Very few are the Ministers of Treasury remembered fondly throughout history. One of those few is Maximiliam de Bethunde, duc de Sully (1560-1641), who, together with King Henri IV, managed to restore the French economy, which entirely collapsed between the years 1559-1598, during the civil war. Like most Ministers of Treasury, duc de Sully had managed to accumulate respectable sums of money, and the result was the charming Château de Sully-sur-Loire, in the Loire valley, and Hôtel de Sully in Paris, which is not only an impressive structure, but also has a fascinating story behind it.
The history of Hôtel de Sully
The structure of which we speak is located on 62 Rue Saint Antoine, and it was designed by the architect du Cerceau for Mr. Gallet, who won a fortune gambling. However, as unfortunate Mr. Gallet found out soon enough, money that comes easily goes easily too, and shortly after the construction had been completed, the owner had to sell it in order to repay his heavy gambling debts. Duc de Sully was very impressed by the building, and decided to buy it.
Although at that time, duc de Sully was already quite advanced in age, he remained a womanizer until his last day on earth. However, unlike many other men of his time, he didn’t mind at all that his wife, who was many years younger than him, would have a similar lifestyle. He even built a special staircase with the sole purpose of allowing the lovers to get directly to his wife, without passing in his vicinity and disturbing his rest.
The next generation of the Sully family continued heading in that same direction. Sully’s daughter, Marguerite, duchess of Rohan, had an illegal daughter from one of her lovers, and when it turned out that her legal daughter, incidentally also called Marguerite, was following her mother’s footsteps, it was decided to send her to live on the other side of Place des Vosges.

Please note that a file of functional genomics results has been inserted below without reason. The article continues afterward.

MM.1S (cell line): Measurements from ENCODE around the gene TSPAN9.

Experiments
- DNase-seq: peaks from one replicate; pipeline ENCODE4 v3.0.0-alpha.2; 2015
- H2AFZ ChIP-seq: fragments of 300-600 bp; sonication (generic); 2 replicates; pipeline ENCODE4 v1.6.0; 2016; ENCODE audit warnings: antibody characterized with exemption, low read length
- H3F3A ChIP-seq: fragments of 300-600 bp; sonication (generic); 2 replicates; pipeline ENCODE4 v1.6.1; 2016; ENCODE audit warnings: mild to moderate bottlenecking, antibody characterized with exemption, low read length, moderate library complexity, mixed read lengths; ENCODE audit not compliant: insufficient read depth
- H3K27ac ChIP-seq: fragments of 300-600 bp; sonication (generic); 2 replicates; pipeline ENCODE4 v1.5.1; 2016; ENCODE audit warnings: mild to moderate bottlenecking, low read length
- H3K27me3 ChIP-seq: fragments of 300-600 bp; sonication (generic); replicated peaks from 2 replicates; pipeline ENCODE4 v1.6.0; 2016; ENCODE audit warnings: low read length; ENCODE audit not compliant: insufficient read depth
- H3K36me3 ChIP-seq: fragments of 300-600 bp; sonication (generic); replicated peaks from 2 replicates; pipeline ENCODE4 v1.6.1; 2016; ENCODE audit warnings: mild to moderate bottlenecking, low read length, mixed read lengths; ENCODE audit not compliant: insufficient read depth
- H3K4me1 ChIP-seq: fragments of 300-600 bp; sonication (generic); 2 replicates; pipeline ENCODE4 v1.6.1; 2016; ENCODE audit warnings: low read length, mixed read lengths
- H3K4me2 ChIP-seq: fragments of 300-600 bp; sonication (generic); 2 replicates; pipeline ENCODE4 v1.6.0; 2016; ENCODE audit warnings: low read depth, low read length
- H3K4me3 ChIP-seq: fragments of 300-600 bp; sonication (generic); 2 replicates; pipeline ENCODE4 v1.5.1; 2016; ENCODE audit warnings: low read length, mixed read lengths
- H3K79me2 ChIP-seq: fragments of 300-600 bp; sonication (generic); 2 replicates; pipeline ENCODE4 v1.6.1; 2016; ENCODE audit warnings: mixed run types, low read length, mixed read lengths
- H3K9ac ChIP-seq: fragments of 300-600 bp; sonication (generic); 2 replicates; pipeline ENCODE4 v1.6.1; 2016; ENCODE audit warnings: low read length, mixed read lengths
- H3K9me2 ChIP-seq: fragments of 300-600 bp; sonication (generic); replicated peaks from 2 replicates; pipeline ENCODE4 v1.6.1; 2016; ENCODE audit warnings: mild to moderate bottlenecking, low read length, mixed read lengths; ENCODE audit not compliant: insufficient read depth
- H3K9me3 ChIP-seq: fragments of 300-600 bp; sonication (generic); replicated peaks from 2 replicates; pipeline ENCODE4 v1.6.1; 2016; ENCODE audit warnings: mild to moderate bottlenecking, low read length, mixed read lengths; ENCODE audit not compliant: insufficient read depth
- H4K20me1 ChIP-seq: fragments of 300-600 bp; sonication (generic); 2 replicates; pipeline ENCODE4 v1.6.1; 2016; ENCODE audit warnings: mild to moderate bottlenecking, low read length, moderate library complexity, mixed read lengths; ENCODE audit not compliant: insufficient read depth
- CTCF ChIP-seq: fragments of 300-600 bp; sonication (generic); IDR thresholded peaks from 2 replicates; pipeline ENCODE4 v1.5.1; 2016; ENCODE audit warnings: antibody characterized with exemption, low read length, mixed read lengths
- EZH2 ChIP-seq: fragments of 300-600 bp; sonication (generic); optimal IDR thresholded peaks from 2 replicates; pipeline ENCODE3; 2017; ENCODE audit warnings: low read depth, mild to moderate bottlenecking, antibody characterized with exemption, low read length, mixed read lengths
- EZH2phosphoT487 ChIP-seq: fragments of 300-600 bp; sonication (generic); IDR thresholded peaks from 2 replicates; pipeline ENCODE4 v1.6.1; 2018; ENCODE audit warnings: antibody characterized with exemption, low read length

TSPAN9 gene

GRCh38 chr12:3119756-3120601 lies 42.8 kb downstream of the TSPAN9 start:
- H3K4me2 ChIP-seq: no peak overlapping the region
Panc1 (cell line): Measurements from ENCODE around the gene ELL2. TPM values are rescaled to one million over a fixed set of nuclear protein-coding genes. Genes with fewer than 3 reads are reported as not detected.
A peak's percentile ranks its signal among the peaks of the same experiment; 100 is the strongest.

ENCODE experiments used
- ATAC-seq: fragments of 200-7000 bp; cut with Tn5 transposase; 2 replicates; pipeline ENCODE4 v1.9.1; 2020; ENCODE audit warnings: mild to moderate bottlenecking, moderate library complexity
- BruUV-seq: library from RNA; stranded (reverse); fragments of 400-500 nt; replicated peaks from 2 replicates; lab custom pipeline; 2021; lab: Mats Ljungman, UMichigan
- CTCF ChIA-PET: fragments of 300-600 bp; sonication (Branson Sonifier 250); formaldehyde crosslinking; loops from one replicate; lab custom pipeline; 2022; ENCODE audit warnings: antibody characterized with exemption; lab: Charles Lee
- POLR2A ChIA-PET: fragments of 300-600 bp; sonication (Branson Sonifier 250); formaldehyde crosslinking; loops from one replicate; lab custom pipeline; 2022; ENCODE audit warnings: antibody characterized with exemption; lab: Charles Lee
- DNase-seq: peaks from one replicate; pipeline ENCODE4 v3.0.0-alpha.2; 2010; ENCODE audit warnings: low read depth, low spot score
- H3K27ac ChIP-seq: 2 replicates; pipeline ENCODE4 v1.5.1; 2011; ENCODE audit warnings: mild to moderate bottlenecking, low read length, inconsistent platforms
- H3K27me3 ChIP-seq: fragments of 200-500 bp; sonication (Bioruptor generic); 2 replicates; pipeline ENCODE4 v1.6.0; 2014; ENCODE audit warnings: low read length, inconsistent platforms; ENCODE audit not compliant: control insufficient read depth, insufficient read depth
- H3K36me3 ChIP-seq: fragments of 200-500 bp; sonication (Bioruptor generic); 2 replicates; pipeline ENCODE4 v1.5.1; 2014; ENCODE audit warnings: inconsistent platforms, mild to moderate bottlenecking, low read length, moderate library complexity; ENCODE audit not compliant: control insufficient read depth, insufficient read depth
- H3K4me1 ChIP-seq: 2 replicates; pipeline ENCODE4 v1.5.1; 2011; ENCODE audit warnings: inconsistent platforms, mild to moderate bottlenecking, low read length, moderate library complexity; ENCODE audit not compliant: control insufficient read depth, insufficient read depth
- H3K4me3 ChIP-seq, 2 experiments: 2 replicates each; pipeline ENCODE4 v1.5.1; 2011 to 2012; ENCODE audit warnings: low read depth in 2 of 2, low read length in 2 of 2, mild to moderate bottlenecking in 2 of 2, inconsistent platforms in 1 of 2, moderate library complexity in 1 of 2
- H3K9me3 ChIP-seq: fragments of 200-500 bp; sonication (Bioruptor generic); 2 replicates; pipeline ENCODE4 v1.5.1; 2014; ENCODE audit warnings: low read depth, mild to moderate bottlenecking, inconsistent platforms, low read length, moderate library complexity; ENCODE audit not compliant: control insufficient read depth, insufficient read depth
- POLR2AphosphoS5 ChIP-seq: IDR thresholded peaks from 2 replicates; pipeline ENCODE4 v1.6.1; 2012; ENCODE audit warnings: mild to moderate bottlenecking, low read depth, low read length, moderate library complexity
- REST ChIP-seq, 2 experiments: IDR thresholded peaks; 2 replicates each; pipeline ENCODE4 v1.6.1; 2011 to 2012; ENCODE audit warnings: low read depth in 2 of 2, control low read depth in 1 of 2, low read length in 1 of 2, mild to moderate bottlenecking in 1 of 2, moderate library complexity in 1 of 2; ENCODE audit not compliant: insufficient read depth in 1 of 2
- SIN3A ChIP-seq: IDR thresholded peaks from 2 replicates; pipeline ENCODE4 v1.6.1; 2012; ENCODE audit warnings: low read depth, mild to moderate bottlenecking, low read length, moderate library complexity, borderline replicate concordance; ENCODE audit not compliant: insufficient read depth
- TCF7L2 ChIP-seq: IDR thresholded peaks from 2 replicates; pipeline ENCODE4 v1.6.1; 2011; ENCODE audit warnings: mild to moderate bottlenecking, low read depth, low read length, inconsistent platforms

Unfortunately for Sully’s granddaughter, she didn’t have the financial capabilities of her grandfather, and had accumulated heavy debts, which caused her to be evicted from her home. However, while Marguerite was unlucky with money, at least she was lucky when it came to love. In 1645, after a difficult struggle, she managed to marry her lover Henri Chabon, and to avoid the threat of emotionally void “political marriage” to someone from her own class (during her struggle, the duchess said the unforgettable sentence: “I don’t know if I would manage to marry Henri, but I know that I can’t live if he marries another”).
The couple had several children, one of which, Anne Julie de Rohan (1648-1709), became one of Louis XIV’s lovers, and that love story resulted in Hôtel de Soubise. Voltaire was also involved in the history of Hôtel de Sully, as one of its owners, the Prince of Rohan, had a fight with him after the premiere of Oedipus.
The prince didn’t settle for exchanging verbal insults (something Voltaire, who was known for his wit, excelled in), and ordered his servants to catch Voltaire in the street and beat him up quite well. The enraged Voltaire called the prince to a duel, and in return he won a full-pension vacation in the Bastille, which was located a few minutes’ walk from Hôtel de Sully.
Today this magnificent building belongs to the French Monuments Fund, and unfortunately, not all of its rooms are open to visitors. However, it is possible (and highly recommended) to visit the lovely garden in its courtyard, as well as the bookstore of the fund, with its charming wooden ceiling from the period of Louis XIII. And who knows, maybe you’ll get lucky and bump into a lover sneaking up the stairwell?